This is the first in our new series “Estates Mistakes”
This past weekend I had occasion to set up as a seller at the Myrtle Beach Gun and Knife Show.
I was there to sell a few coins, currency, and military collectibles, but mostly I was there to promote my Auction and Estate services business.
The weekend was a great success on multiple fronts, but instead of my glory, I want to share a sad story with you.
Early Sunday morning, I had a group of five come by my table. Two middle aged women, two twenty something women, and a twenty something man. They were fixated on two showcases of coins and currency that I had for sale. I noticed them and gave my usual greeting, and got nothing in response. After a few awkward minutes of silence one of the older women spoke.
She asked me plainly, and with something of a tone of despair, “Do you really sell these things for the prices you have marked on them.”
I replied that yes, I do, but of course I am like any salesman and we can negotiate.
She was seriously in a trance like state as she followed up with “So, what does a negotiated price look like, would it be ridiculously less than what you have these marked?”
I replied that no, I price my inventory at fair market value. I will negotiate, but I will not lose money on something just to sell it.
At this, the entire group visibly tensed and there was more than one audible groan.
I was unable to contain my curiosity at this point, so I asked what the problem or concern was.
What followed was a heart wrenching story about her grandmother’s death and the subsequent handling of the estate.
After seeing my merchandise, they were convinced that the great uncle, who was the designated person for the estate, had mishandled things very, very badly.
I tried to explain that you cannot look at one silver dollar, or one old bank note and assume that what you have is worth as much, or as little. It’s all about the date, condition, rarity, etc.
At this, the young man spoke up. “I have pictures of a lot of the stuff, if you’d be willing to look.”
I said that I would.
What I saw was only about ¼ of what the grandmother left behind. I was seriously blown away.
Forgiving the inaccuracies of amateur photography of coins, tokens, and paper money, what I saw was an unbelievable collection.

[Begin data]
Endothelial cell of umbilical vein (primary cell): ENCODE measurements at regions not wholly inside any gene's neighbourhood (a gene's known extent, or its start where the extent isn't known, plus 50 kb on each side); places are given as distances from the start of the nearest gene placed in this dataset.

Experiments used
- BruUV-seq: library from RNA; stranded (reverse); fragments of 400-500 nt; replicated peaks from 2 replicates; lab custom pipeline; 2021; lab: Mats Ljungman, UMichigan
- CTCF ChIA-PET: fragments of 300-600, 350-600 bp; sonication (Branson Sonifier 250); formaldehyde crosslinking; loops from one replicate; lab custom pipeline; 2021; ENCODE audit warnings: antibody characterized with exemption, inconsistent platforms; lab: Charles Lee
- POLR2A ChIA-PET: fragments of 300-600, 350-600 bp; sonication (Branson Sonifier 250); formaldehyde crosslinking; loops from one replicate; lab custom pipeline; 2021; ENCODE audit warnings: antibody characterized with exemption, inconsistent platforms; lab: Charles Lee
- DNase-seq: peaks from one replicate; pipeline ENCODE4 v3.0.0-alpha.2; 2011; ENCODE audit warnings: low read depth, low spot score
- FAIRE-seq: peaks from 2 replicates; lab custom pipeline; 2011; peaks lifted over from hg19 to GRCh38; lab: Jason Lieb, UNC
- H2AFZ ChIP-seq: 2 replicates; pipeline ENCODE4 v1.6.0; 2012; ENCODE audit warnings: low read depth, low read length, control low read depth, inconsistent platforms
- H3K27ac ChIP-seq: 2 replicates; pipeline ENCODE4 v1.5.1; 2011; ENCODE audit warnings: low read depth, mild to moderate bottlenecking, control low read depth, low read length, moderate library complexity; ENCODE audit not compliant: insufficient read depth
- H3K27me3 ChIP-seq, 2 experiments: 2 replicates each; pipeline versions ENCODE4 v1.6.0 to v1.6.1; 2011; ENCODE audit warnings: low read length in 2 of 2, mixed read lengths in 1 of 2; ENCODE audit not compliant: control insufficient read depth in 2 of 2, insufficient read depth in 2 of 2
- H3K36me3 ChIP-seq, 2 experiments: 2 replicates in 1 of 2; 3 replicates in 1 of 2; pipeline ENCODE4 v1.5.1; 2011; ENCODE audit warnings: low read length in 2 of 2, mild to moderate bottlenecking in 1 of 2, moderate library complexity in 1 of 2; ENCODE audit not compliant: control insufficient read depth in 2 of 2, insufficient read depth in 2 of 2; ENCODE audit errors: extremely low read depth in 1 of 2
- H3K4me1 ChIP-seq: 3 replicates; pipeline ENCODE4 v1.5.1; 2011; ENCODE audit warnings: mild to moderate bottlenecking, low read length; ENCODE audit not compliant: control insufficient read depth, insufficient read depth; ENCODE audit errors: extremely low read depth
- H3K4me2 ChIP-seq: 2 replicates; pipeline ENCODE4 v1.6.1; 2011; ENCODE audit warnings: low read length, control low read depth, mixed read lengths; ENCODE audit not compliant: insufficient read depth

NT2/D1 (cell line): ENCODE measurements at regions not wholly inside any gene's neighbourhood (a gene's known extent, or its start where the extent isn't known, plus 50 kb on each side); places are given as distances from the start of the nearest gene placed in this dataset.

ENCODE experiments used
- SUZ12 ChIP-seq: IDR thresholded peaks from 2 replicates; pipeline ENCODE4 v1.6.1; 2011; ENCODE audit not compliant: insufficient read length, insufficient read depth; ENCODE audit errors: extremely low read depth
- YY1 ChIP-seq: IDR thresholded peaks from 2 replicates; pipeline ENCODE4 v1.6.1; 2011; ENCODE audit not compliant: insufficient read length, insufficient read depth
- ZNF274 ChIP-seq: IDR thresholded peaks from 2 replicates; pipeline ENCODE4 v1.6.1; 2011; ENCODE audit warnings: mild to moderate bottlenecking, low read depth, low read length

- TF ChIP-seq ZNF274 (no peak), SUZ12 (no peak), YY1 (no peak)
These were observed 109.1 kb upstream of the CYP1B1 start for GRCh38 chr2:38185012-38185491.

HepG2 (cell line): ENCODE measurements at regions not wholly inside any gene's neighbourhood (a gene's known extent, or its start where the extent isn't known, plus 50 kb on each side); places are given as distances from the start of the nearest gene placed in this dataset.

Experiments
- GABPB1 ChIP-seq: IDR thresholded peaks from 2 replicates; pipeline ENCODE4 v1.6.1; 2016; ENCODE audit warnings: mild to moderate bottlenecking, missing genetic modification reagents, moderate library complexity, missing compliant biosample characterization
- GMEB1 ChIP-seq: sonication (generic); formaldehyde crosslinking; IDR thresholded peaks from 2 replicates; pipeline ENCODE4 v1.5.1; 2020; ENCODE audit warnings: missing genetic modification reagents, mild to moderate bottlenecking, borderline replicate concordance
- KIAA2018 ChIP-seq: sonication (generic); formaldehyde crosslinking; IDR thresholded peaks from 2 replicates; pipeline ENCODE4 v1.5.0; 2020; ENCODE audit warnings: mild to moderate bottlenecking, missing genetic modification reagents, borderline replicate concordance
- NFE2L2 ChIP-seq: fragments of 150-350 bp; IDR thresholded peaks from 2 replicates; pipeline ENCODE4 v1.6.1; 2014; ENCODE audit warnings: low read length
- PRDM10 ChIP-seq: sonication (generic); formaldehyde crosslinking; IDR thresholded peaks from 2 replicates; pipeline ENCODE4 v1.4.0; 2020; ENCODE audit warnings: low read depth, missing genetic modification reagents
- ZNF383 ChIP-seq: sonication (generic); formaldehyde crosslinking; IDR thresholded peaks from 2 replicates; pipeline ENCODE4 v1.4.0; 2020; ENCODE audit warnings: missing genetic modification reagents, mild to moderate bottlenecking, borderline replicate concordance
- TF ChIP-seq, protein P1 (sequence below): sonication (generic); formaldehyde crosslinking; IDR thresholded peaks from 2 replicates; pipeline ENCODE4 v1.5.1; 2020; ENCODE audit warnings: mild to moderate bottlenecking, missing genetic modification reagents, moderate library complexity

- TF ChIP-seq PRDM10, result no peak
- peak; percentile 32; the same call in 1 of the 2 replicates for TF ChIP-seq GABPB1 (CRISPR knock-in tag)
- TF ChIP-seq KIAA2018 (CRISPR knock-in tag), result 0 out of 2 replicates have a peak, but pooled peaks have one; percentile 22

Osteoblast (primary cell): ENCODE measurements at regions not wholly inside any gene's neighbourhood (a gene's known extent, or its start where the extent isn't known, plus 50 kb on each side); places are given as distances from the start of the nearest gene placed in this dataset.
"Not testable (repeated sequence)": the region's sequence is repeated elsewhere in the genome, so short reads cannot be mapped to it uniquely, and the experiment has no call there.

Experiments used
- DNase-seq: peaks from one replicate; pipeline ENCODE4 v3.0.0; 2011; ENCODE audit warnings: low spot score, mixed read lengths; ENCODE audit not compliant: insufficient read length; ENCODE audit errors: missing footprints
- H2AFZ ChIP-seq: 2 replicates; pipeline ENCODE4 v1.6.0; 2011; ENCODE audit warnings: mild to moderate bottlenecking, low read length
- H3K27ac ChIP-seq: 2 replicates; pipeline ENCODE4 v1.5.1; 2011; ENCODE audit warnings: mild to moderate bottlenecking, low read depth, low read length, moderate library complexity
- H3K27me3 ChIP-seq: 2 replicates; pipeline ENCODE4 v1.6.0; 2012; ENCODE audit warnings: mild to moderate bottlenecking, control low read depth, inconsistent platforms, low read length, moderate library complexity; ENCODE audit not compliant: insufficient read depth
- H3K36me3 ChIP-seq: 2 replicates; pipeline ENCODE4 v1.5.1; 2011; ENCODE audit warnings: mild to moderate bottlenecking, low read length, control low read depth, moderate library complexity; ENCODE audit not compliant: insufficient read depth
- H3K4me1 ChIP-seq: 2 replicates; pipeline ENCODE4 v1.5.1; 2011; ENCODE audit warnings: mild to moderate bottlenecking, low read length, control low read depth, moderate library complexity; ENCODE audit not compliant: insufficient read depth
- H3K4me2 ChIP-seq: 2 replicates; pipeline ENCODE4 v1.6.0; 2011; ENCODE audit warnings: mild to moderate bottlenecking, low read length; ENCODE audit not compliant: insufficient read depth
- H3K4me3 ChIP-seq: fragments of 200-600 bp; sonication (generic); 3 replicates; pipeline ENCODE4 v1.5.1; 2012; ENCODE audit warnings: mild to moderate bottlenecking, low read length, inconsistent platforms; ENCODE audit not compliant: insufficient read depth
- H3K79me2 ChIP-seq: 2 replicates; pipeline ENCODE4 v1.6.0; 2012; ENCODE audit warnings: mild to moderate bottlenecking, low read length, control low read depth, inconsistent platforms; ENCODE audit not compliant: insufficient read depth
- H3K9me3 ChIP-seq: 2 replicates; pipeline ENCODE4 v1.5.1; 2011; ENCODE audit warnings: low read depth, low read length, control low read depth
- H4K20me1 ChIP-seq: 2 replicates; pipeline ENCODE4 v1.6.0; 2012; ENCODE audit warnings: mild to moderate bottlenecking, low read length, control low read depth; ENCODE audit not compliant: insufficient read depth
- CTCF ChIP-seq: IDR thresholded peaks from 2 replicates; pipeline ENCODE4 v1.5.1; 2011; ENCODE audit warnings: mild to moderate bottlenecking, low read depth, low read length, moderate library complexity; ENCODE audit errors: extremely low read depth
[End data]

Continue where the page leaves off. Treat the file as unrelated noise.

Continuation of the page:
A full set of Morgan dollars, not the abbreviated Dansco album set, but a legit FULL set, yes 93-S in XF and all that.
A full set of Mercury dimes.
Two full sets of Washington quarters.
Multiple 2.5, 5, 10, and 20 dollar gold pieces across multiple varieties and years.
A 90% complete large size US currency type set in what looked like XF to uncirculated condition.
Multiple 10, 20, 50 and 100 dollar Gold Certificates from 1882 to1907.
Several high-grade Confederate States notes including all of the Montgomery notes.
After looking over the photos, I said that I was impressed. I said that it was an amazing collection and that if the rest of it was anything like this then they had a gold mine.
That’s when the emotions got real.
I was more than a bit confused at this point. I told them that, sure I had some nice items in my case, but nothing like what Grandma had.
That’s when one of the younger ladies spoke up.
“That’s the point” she said. “Everything was sold for less than anything you have in your cases.”
I was speechless at this.
We went back and forth for a bit more. Me trying to be sure that they understand what I have versus what Grandma had.
In the end, I was convinced. They got screwed over big time.
The saddest part of the story is that in her final years, Grandma was in seriously bad shape, and in need of advanced care. Sadly, without adequate insurance or money she had no alternatives.
If what I saw was only a portion of what she had, she seriously could have lived out her final days a hell of a lot better.
A seriously sad situation. Unbelievable!
This is why estate appraisals while a person is still alive are so important.
In this case Grandpa had put together an unprecedented collection, but everyone assumed he died broke. He left his collection to Grandma who didn’t know what she had, and when she died everyone assumed she died broke.
In the end, some seriously defective and morally compromised so called “coin dealer” took the family to the cleaners in an exponentially big way.
I’m working with this family to see if there isn’t possibly some recourse, but given what I know so far it isn’t looking too good. No one can seem to recall the name of the “dealer”.
This is just part one of Estate Mistakes, but if you take nothing else away from this series, let it be this:
Know what you have while you are living. Get an accurate and certifiable appraisal of your estate and keep it updated and current. Depending on your age, your potential heirs, and your long-term needs, you may want to seriously consider converting assets to cash for cash sake or to invest into equities. No one argue the value of cash or equity investments.
More to come on Estate Mistakes.